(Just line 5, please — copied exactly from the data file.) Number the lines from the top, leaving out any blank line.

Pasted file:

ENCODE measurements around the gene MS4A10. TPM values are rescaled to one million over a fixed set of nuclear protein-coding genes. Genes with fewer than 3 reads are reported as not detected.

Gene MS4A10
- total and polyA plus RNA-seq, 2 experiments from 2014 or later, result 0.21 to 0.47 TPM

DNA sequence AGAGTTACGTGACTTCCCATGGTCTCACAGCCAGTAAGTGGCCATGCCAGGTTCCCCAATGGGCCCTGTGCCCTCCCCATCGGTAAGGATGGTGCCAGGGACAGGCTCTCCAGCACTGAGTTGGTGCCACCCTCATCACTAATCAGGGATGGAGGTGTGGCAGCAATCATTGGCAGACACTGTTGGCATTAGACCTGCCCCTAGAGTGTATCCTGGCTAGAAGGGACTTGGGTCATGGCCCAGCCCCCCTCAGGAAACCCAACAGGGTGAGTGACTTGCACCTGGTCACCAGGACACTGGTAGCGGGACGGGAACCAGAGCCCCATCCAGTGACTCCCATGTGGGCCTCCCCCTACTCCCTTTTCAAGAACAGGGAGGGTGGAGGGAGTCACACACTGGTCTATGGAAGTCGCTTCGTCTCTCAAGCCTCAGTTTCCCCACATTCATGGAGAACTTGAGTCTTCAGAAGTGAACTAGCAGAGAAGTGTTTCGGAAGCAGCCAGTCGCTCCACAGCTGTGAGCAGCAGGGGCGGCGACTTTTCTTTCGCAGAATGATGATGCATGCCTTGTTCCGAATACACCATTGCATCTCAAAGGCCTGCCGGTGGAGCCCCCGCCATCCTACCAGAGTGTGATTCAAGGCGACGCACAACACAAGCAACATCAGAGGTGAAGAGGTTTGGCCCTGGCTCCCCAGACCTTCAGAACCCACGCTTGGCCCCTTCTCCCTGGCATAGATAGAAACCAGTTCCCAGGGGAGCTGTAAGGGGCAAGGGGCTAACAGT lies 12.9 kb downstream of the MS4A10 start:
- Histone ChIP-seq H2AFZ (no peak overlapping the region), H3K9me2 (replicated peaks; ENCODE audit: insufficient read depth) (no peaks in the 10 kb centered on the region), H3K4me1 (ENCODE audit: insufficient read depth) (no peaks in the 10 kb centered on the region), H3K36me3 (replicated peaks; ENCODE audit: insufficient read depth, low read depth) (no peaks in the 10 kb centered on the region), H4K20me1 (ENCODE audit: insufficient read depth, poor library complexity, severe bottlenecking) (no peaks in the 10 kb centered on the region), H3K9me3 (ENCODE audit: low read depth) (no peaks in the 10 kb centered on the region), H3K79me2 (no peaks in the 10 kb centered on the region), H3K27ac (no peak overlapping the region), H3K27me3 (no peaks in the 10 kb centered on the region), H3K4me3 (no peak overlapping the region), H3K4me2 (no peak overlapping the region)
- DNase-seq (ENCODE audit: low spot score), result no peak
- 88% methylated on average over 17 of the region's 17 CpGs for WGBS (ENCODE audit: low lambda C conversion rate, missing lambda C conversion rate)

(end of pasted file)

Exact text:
- Histone ChIP-seq H2AFZ (no peak overlapping the region), H3K9me2 (replicated peaks; ENCODE audit: insufficient read depth) (no peaks in the 10 kb centered on the region), H3K4me1 (ENCODE audit: insufficient read depth) (no peaks in the 10 kb centered on the region), H3K36me3 (replicated peaks; ENCODE audit: insufficient read depth, low read depth) (no peaks in the 10 kb centered on the region), H4K20me1 (ENCODE audit: insufficient read depth, poor library complexity, severe bottlenecking) (no peaks in the 10 kb centered on the region), H3K9me3 (ENCODE audit: low read depth) (no peaks in the 10 kb centered on the region), H3K79me2 (no peaks in the 10 kb centered on the region), H3K27ac (no peak overlapping the region), H3K27me3 (no peaks in the 10 kb centered on the region), H3K4me3 (no peak overlapping the region), H3K4me2 (no peak overlapping the region)